One of Manchester’s most enduring traditions, May Day turns 100

mud-volleyball-2The formally gowned maidens of Manchester’s first May Day in 1920 might be aghast at the sight of today’s MU women getting their game on in a mud volleyball pit.

Then again, they might be proud that the tradition they started has endured for a century.

Buildings, programs and people come and go, but May Day has been an enduring rite of spring on the North Manchester campus for a century. The only exceptions: 1943 and 1944 because of World War II and 2020 because of the COVID-19 pandemic.  

From the beginning, May Day has been a chance to blow off some steam before final exams and Commencement. Students cooped up in residence halls, classrooms and laboratories all winter look forward to letting loose come spring.

The Civic and Oratorical League – a student group known for getting things done – planned and organized Manchester’s first May Day. Women students, dressed in green and white, performed the May Pole Dance (pictured above). Our first May Day Queen, Mabel Winger, was crowned under the May Pole with Maid of Honor Hazel Dickey at her side.

Throughout that first May Day students performed speeches, duets and other talents. A baseball game provided athletic entertainment, as did a field meet at which students competed in races and jumping and throwing events.

As with everything else over time, May Day evolved.

The May Pole remained a constant until the women’s movement of the 1960s. “Lighting the May Day flame” officially opened the festivities in 1965. An all-campus snake dance followed, and other events that year included a greased pig race. A tug-of-war across the Eel River remained a popular event for years.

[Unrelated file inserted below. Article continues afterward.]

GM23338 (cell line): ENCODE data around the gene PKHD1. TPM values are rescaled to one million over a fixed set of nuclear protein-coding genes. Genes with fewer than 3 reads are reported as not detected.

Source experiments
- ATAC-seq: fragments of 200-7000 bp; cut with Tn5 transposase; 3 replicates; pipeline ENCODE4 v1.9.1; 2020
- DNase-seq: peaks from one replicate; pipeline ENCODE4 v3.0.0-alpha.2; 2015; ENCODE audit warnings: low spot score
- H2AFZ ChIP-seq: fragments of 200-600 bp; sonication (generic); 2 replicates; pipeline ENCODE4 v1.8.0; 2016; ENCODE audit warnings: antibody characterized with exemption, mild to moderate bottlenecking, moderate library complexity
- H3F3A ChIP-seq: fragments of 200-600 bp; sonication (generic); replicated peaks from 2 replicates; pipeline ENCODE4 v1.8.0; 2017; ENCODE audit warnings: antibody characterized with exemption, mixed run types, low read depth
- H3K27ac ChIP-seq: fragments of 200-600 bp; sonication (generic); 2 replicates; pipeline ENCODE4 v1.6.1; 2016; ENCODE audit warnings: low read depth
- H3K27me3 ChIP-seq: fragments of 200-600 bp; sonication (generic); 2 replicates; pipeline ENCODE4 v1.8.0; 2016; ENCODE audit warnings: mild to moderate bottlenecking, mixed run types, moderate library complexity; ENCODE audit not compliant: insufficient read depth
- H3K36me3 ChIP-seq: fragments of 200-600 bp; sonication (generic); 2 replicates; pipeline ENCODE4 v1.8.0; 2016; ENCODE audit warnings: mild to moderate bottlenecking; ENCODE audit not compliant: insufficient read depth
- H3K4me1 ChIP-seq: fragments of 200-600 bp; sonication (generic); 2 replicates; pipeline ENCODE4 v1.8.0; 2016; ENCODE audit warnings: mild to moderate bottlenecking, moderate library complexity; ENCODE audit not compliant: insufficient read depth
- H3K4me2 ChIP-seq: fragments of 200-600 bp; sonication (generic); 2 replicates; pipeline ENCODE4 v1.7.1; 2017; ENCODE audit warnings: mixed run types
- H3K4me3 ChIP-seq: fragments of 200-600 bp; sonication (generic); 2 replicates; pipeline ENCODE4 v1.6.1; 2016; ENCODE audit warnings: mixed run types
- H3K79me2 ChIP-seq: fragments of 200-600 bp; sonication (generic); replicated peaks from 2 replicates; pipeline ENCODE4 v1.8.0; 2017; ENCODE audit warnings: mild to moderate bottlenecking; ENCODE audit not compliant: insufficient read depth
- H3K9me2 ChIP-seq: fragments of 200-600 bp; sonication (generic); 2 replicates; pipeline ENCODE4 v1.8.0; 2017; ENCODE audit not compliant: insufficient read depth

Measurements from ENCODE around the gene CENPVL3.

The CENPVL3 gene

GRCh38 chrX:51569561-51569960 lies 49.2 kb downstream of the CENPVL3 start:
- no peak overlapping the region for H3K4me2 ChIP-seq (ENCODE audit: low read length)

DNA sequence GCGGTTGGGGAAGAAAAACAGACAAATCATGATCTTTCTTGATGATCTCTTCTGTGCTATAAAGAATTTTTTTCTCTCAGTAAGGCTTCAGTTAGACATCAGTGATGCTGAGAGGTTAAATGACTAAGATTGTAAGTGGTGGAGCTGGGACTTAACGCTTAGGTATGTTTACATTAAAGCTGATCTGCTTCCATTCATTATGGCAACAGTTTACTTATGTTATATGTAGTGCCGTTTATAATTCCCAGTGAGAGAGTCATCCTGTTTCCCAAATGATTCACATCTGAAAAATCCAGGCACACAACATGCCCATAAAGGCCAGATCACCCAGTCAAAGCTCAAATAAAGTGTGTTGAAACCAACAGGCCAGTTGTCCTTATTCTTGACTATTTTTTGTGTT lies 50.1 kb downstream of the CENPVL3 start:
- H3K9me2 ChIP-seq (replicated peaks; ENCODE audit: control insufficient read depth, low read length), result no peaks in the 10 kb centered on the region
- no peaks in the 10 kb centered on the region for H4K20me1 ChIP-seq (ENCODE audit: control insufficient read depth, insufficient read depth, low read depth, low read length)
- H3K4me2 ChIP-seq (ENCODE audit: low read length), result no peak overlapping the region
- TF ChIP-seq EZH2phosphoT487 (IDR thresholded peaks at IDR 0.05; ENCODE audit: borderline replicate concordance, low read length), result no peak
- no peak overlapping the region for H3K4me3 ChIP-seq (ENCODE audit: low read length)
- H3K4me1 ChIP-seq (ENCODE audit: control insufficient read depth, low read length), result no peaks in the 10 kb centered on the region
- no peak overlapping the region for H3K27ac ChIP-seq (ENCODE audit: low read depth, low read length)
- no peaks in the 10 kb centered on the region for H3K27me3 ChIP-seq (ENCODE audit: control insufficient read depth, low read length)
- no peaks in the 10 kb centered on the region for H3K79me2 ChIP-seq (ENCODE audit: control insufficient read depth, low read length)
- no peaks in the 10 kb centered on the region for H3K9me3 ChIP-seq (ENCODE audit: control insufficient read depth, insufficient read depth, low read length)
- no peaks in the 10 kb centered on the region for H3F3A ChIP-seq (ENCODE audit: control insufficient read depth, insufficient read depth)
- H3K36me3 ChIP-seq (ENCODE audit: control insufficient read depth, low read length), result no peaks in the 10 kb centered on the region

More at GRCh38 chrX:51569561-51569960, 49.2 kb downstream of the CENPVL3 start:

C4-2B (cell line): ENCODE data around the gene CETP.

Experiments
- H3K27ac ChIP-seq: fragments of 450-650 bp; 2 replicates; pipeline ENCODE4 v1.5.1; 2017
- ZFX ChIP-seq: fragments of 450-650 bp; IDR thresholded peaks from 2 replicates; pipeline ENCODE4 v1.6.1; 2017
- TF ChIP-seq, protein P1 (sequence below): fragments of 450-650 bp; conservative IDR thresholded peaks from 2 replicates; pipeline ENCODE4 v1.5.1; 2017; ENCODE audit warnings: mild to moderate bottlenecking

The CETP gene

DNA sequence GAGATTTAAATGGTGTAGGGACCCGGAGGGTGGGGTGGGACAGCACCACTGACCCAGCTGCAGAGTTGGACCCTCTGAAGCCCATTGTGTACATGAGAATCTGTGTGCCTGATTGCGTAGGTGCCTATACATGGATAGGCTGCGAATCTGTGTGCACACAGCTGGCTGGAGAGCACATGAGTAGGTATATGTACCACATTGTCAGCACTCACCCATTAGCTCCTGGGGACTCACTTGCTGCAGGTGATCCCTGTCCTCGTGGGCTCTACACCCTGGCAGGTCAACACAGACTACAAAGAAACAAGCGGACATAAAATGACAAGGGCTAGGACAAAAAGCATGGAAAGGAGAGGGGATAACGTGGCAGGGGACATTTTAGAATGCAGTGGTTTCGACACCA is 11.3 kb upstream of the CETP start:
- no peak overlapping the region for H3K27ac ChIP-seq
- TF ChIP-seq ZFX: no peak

The 1965 May Day parade featured old model cars, the pep band, nine floats representing five dormitories and all four classes, and the queen and her court in convertibles. A carnival, masquerade dance, queen’s reception and chicken dinner rounded out that weekend.

1976-Bike-TeamAlumni of the Baby Boom generation will forever associate May Day weekend with the Spartan Spoketacular, started in 1966. The Spoketacular was a grueling men’s bike race for which some teams trained for months. Each team had four riders, an alternate and a “catcher” for the 25-mile competition completed in 100 laps around the cinder track.

Other events came and went and often reflected the era. There was a rocking chair marathon in 1975, a midnight picnic in the College Woods in 1974, and a Beach Party Disco behind the Union in 1977.

In 1981, a “drive-in movie” on campus showed “Breaking Away” – the hit film about another Indiana college town. By 1989, things had tamed down a bit when students played “Win, Lose or Draw” in the The Oaks.

A century after it began, May Day weekend kicked off with a bonfire, hot dogs and s’mores. The Spoketacular is no more, but there’s a tricycle race, drag show, airband (lip sync) competition and, of course, mud volleyball.

And what would those formally gowned maidens of 1920 say to that?

“Carry on, Manchester!”